Anna Katharine Green, The Leavenworth Case
In this early American detective novel, young lawyer Everett Raymond is shocked to discover that a longtime client of his firm, Horatio Leavenworth, has been shot dead in his New York home. Since the firm’s senior partner is ill, Mr. Raymond takes on the responsibility of visiting the bereaved family, which consists of two beautiful nieces, a private secretary, and the servants. He also attends the inquest, where the evidence points to one of the nieces, Eleanore Leavenworth, as the guilty party. But Mr. Raymond, struck by Eleanore’s beauty and grace, is convinced of her innocence. He decides to clear her name by collaborating with the police detective in charge of the case, Ebenezer Gryce. But his investigation unearths a shocking secret about the Leavenworth family that may have dire consequences for the family as well as for the murder investigation.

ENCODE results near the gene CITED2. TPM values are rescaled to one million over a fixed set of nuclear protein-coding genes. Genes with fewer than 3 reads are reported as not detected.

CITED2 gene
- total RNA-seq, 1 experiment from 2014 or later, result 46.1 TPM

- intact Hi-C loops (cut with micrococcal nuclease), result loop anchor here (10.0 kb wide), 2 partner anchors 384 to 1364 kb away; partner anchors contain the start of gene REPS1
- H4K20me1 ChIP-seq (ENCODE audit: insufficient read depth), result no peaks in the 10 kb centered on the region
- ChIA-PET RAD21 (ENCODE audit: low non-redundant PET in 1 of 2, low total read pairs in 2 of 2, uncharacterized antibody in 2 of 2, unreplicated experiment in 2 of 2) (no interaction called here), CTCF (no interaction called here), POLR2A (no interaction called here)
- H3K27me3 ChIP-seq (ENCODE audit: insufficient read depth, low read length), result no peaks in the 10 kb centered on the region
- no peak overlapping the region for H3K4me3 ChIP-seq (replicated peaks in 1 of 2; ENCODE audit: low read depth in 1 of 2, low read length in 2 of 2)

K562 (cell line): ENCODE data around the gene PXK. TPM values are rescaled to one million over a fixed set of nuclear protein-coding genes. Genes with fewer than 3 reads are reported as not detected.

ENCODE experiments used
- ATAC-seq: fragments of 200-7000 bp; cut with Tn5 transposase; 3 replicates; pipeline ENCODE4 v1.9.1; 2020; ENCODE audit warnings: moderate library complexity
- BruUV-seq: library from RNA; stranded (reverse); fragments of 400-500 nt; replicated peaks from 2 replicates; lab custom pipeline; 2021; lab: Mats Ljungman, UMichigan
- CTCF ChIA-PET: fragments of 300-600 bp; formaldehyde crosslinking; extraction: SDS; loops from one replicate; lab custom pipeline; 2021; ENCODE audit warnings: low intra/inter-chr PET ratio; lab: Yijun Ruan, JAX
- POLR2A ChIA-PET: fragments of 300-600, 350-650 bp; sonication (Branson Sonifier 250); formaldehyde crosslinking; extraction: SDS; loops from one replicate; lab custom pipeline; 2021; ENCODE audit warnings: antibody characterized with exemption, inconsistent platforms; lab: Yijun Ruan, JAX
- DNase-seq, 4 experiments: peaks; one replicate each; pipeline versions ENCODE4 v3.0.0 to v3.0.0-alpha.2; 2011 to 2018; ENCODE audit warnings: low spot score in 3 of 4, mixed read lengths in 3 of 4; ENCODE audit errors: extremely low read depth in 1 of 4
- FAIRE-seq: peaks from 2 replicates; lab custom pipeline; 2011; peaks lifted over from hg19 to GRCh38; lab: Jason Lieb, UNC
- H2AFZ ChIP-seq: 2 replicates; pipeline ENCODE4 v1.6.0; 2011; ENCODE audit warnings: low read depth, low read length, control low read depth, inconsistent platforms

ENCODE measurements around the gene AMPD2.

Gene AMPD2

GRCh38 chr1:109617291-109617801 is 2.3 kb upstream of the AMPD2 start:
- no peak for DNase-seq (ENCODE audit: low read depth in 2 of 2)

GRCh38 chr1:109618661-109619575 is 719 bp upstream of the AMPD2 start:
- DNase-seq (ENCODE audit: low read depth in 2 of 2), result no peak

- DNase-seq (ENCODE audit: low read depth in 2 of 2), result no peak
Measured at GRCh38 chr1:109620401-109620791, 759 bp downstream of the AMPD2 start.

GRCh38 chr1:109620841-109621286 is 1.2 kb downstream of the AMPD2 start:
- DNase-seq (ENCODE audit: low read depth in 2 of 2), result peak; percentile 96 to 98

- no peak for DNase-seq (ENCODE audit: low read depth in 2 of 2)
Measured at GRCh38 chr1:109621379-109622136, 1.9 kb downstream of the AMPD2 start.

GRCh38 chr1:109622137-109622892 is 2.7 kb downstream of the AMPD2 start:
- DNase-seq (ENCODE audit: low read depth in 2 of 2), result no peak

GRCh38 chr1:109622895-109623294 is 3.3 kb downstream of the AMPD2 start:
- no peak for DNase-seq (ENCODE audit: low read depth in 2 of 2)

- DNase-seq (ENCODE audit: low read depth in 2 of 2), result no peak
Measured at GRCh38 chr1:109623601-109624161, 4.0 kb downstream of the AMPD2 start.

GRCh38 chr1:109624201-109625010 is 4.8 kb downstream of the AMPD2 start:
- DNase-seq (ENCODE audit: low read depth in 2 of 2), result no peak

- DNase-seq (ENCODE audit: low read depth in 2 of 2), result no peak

This book is a mystery novel written in the 19th century; that’s pretty much all you need to know to decide whether or not you’ll enjoy it. I thought it was an entertaining and quick read. Despite the flowery language, the book moves quite quickly, with the shocking news of Mr. Leavenworth’s murder being revealed on the first page. The plot is engaging and inventive, especially for its time (the book predates Sherlock Holmes by several years). The characters, on the other hand, are a bit dull and ill-formed. Mr. Raymond, the narrator, could basically be anybody; and the Leavenworth women have few characteristics, at least for the first half of the book, other than being extremely beautiful. So if you’re looking for a deep psychological study, this book probably isn’t for you. But I still found it fun and entertaining, and I’d consider reading more of Green’s work.